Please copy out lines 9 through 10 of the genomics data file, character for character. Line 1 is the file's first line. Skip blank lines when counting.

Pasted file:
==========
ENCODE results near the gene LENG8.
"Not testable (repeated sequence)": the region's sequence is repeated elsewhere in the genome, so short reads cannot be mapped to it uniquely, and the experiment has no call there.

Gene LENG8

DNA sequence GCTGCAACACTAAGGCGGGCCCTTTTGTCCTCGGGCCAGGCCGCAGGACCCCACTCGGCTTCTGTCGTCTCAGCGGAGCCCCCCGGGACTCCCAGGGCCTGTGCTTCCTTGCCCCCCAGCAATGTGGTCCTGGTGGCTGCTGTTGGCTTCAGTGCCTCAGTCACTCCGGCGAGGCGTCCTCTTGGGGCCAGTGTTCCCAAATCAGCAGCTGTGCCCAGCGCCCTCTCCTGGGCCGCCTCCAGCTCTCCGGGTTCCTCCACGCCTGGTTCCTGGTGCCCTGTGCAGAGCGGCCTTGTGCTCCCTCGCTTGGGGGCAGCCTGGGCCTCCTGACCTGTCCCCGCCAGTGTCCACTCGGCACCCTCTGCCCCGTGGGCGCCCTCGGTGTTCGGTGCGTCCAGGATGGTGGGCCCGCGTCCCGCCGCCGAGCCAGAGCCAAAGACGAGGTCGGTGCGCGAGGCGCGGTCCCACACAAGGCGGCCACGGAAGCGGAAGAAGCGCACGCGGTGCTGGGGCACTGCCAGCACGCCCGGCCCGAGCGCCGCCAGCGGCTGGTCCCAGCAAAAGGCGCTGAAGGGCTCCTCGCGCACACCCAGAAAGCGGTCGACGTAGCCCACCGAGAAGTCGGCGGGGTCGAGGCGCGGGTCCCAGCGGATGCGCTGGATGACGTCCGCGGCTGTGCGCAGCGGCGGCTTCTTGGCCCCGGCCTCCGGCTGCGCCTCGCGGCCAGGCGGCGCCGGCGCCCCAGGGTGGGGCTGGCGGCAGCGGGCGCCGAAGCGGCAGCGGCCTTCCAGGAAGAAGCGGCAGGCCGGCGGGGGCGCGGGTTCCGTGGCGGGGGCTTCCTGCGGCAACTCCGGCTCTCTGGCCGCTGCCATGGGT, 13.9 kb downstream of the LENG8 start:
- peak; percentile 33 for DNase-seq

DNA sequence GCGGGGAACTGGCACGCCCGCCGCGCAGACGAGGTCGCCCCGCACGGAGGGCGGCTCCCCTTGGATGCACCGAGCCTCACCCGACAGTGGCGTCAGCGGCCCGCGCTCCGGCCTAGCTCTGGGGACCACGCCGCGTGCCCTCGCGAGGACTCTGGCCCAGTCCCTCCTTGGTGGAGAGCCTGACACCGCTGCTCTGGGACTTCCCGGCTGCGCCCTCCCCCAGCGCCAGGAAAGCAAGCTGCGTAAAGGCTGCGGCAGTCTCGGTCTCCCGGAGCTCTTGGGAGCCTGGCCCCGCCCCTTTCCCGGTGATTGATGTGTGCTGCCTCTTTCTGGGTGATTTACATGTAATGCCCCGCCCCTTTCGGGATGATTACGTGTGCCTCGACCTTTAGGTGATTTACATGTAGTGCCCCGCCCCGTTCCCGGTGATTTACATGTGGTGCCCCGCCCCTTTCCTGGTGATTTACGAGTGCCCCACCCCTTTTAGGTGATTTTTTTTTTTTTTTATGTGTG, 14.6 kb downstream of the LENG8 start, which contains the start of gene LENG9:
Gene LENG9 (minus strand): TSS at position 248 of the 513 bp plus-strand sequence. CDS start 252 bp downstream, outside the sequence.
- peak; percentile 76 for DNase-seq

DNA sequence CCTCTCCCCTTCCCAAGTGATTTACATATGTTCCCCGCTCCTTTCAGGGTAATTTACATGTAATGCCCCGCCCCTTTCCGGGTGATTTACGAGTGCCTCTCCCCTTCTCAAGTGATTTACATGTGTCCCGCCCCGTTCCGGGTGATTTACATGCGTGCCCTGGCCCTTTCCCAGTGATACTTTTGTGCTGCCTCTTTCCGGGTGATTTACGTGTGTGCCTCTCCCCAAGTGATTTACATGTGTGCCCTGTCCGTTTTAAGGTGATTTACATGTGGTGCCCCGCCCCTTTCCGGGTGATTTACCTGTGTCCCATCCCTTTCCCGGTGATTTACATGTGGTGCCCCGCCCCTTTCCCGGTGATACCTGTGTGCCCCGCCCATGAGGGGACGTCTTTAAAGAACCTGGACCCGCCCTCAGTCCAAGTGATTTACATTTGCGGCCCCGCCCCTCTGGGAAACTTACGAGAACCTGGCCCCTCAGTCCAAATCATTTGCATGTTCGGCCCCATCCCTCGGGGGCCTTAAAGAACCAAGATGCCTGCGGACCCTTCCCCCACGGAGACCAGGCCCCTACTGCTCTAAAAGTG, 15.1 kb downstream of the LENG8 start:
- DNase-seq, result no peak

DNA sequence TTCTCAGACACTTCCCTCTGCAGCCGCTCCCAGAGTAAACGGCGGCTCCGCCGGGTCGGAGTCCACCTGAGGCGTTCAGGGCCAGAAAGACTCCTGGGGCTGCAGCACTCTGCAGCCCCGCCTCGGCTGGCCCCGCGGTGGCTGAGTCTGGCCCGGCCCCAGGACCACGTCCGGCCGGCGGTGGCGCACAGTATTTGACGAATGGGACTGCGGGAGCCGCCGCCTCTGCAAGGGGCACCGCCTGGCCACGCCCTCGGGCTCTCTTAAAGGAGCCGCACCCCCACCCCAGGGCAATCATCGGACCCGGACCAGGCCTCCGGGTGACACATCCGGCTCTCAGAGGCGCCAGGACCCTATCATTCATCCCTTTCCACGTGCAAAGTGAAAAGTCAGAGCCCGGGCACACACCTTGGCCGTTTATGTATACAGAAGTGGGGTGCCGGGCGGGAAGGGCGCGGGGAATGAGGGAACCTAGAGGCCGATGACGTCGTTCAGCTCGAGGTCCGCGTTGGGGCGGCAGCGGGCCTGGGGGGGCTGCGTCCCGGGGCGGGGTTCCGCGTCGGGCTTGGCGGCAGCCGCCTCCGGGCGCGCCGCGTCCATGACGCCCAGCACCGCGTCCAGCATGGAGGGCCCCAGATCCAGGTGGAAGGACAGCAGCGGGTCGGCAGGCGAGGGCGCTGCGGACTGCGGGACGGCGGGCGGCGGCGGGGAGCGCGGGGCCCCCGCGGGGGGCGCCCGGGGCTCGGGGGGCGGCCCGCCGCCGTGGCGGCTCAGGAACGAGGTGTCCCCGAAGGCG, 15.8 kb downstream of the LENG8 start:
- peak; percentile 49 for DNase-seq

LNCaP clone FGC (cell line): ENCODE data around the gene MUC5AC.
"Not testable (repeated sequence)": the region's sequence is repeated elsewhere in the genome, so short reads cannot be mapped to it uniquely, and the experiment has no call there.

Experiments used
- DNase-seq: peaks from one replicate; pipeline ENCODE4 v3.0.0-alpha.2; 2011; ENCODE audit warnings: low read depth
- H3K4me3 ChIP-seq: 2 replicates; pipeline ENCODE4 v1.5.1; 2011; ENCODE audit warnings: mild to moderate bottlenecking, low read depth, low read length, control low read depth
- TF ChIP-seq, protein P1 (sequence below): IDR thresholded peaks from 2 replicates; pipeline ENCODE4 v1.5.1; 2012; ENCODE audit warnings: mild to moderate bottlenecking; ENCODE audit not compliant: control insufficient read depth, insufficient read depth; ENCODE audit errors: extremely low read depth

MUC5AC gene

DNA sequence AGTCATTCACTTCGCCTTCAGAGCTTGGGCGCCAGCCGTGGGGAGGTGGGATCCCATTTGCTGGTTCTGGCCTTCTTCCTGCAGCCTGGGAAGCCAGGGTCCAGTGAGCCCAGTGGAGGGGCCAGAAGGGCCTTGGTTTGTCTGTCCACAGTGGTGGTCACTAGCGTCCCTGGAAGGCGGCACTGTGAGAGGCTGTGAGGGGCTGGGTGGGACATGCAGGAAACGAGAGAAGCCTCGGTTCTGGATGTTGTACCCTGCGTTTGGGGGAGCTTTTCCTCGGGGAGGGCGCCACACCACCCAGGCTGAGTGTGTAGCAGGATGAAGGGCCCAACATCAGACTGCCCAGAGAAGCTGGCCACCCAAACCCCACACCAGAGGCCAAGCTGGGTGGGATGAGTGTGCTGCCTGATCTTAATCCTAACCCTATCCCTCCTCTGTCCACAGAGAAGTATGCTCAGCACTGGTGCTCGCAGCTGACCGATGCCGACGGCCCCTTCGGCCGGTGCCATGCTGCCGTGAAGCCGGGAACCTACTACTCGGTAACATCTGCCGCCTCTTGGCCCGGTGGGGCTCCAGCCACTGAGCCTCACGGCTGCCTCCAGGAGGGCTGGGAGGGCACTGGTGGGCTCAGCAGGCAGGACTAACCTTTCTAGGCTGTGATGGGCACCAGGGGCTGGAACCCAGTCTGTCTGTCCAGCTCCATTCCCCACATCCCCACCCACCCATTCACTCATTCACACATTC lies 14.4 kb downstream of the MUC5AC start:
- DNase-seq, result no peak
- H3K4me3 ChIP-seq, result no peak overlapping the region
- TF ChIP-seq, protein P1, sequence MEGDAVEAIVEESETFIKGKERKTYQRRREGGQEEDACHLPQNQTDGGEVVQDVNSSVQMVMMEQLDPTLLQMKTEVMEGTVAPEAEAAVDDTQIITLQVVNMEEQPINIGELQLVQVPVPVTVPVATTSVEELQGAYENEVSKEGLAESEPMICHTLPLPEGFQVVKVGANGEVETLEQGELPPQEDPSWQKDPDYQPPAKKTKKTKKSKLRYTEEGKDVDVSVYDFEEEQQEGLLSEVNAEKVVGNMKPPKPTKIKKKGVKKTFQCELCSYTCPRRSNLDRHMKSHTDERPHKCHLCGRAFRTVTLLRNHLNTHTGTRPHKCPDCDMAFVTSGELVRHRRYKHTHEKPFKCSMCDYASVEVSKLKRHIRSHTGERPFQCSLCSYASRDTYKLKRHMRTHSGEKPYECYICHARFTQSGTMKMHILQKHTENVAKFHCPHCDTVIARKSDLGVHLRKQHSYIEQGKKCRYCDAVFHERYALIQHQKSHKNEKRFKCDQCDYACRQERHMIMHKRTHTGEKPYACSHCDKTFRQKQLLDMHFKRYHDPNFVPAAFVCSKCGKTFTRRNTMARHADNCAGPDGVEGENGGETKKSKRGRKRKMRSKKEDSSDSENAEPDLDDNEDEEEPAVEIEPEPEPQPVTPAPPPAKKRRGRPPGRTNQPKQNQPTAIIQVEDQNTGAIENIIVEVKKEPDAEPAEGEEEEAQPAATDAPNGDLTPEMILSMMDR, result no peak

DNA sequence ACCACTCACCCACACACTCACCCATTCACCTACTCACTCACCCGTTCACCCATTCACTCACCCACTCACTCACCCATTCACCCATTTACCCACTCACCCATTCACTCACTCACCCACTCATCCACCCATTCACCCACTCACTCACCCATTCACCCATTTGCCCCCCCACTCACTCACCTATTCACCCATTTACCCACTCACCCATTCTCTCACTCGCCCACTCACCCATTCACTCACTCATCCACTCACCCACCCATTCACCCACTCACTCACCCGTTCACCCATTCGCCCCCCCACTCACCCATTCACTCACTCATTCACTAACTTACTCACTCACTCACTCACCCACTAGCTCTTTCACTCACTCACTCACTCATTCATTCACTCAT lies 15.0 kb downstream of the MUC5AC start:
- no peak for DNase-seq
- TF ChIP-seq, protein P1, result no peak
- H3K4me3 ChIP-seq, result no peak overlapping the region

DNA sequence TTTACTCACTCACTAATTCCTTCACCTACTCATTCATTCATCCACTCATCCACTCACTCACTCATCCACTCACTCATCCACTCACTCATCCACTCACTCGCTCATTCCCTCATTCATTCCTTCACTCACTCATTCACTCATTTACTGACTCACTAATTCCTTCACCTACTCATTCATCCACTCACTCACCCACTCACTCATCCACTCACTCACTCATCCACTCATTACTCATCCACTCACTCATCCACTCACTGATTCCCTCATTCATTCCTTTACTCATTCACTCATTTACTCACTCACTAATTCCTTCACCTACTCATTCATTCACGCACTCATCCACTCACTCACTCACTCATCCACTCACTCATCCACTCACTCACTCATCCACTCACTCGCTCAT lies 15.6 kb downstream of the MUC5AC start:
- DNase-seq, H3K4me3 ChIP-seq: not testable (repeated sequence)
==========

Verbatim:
DNA sequence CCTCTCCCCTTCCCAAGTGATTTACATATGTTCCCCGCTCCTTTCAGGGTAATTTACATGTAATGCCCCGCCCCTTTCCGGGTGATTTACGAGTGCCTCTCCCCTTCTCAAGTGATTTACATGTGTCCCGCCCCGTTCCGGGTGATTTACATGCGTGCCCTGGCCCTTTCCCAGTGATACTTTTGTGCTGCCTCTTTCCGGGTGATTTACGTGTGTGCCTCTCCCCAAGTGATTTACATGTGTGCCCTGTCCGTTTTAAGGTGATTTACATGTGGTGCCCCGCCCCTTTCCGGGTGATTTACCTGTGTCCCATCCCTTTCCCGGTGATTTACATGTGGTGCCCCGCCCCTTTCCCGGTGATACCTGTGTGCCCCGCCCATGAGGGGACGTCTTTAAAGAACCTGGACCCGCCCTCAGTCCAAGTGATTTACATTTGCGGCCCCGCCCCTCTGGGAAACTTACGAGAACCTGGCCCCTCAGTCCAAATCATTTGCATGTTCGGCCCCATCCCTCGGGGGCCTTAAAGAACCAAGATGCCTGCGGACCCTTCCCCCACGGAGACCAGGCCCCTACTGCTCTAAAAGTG, 15.1 kb downstream of the LENG8 start:
- DNase-seq, result no peak